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SA factory mood stabilises after riot-driven swings

The index remains above 50 for a second straight month, signaling expansion in an industry hard-hit by the worst civil unrest in South Africa since the end of White-minority rule in 1994.
Image: Bloomberg

An index measuring South African factory sentiment stabilised in September, two months after deadly riots, looting and arson disrupted supply chains, industrial output and demand for manufactured goods.

Absa Group Ltd.’s purchasing managers’ index, compiled by the Bureau for Economic Research, fell to 56.8 from 57.9 in August, the Johannesburg-based lender said Friday in an emailed statement. The median of five economists’ estimates in a Bloomberg survey was 55.3.

The index remains above 50 for a second straight month, signaling expansion in an industry hard-hit by the worst civil unrest in South Africa since the end of White-minority rule in 1994.

The turmoil caused the average PMI reading for the third quarter to drop by 4.4 points relative to the previous three months, Absa said. The quarterly average of the index tracking business activity dropped to 46.3 from 55 in the second quarter and suggests “the manufacturing sector is likely to be a drag on the quarterly GDP momentum in the third quarter,” the lender said.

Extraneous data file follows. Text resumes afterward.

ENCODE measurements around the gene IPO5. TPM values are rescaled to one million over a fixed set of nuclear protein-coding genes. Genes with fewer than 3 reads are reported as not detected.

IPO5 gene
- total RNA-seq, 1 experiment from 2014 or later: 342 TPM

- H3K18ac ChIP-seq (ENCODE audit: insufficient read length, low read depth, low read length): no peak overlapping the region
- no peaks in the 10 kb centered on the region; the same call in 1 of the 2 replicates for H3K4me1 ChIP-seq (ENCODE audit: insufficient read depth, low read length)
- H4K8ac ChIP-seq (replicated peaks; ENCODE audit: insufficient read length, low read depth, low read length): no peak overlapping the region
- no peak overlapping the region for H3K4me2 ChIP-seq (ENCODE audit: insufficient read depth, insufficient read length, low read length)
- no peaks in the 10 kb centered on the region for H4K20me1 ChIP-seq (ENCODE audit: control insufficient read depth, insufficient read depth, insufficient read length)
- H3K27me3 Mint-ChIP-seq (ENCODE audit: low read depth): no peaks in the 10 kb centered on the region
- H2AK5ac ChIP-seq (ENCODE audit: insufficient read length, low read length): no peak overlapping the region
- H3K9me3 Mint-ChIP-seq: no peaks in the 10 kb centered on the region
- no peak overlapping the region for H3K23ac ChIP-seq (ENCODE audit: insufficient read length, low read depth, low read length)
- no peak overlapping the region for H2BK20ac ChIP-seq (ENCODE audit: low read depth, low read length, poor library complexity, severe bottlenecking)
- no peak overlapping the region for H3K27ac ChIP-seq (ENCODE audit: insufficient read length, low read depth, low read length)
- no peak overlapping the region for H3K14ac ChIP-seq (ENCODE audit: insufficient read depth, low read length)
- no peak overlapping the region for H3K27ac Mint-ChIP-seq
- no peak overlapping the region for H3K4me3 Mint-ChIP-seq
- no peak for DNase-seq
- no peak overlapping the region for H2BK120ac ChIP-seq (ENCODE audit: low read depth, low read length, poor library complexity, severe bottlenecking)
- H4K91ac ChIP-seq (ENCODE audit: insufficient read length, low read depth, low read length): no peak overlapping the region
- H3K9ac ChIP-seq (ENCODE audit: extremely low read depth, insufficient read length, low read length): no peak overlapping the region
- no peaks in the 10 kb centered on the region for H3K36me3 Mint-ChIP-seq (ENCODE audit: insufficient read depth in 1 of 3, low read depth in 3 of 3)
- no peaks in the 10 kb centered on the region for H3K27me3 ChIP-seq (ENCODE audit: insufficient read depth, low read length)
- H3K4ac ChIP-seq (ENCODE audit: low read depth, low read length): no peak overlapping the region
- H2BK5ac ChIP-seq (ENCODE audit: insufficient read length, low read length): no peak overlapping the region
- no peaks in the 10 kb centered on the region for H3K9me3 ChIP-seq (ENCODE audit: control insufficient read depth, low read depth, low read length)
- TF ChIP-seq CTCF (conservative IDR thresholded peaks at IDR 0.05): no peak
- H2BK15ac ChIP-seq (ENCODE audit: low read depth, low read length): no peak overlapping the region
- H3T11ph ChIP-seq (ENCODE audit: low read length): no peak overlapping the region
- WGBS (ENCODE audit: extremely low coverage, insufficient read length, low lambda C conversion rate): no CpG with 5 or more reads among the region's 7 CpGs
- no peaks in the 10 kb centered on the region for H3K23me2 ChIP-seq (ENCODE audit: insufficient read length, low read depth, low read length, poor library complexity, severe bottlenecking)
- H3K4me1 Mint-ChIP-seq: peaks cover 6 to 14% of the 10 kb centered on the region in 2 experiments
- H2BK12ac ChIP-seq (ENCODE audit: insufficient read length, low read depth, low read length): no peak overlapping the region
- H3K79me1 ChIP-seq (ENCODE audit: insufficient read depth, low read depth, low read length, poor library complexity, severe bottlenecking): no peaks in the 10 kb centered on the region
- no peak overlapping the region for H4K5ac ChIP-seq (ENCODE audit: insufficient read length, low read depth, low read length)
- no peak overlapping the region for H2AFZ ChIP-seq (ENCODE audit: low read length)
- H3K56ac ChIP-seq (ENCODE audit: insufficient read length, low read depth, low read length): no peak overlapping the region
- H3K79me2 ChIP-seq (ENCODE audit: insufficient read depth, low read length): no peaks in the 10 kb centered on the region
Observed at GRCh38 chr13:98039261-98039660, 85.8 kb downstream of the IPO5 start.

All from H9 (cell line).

The industry accounts for 13% of gross domestic product. The economy is seen shrinking in the three months through September partly due to the riots, with the central bank predicting a contraction of 1.2%.

The new sales orders index fell to 59.2 from 60.9, reflective of a softening in export demand that’s consistent with recent declines in PMI indicators for the Eurozone and the U.K., Absa said.

The index tracking input costs rose for a second straight month and that, together with the lengthening of supplier delivery times, likely shows the impact of worsening global supply-side bottlenecks, the lender said.

“Looking forward, besides the cost implication of supply and shipping constraints, the much weaker rand exchange rate in the latter part of September and the recent further rise in the Brent crude oil price should keep input cost pressures elevated in the foreseeable future,” Absa said.

Even so, purchasing managers remain upbeat with the gauge tracking expected business conditions in six months’ time rising to 62.3 from 59.7. The further easing of local coronavirus lockdown measures could also lift sentiment.

© 2021 Bloomberg

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sounds like an analogy used by Vulcanists or Geologists.

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